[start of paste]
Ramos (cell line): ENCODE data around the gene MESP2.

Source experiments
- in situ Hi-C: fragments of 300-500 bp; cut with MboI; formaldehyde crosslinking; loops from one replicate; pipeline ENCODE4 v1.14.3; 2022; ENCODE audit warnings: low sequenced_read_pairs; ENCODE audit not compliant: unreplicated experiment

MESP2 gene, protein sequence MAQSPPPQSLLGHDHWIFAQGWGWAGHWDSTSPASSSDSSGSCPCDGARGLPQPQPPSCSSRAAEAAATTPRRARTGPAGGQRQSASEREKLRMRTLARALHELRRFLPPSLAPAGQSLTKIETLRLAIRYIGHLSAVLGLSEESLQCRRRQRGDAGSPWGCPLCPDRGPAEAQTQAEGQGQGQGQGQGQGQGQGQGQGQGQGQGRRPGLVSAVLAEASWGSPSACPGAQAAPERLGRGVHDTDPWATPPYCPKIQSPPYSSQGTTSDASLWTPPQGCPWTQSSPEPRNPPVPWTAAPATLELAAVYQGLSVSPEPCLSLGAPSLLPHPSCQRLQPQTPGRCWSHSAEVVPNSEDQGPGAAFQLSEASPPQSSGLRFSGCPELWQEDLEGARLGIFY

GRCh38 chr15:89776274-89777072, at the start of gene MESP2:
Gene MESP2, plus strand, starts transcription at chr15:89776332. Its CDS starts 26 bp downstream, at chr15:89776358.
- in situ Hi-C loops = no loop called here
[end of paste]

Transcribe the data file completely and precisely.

Ramos (cell line): ENCODE data around the gene MESP2.

Source experiments
- in situ Hi-C: fragments of 300-500 bp; cut with MboI; formaldehyde crosslinking; loops from one replicate; pipeline ENCODE4 v1.14.3; 2022; ENCODE audit warnings: low sequenced_read_pairs; ENCODE audit not compliant: unreplicated experiment

MESP2 gene, protein sequence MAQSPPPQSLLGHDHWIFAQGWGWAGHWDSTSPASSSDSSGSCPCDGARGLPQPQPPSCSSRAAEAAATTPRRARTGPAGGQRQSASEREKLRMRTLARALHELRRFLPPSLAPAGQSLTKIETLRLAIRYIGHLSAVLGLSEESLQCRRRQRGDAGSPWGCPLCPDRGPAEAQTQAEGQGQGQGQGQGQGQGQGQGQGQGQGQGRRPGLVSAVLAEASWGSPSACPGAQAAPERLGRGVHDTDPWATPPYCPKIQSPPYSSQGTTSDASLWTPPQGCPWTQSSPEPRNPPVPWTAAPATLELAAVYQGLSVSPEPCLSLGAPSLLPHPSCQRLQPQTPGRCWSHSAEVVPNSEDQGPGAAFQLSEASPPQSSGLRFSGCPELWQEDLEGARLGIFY

GRCh38 chr15:89776274-89777072, at the start of gene MESP2:
Gene MESP2, plus strand, starts transcription at chr15:89776332. Its CDS starts 26 bp downstream, at chr15:89776358.
- in situ Hi-C loops = no loop called here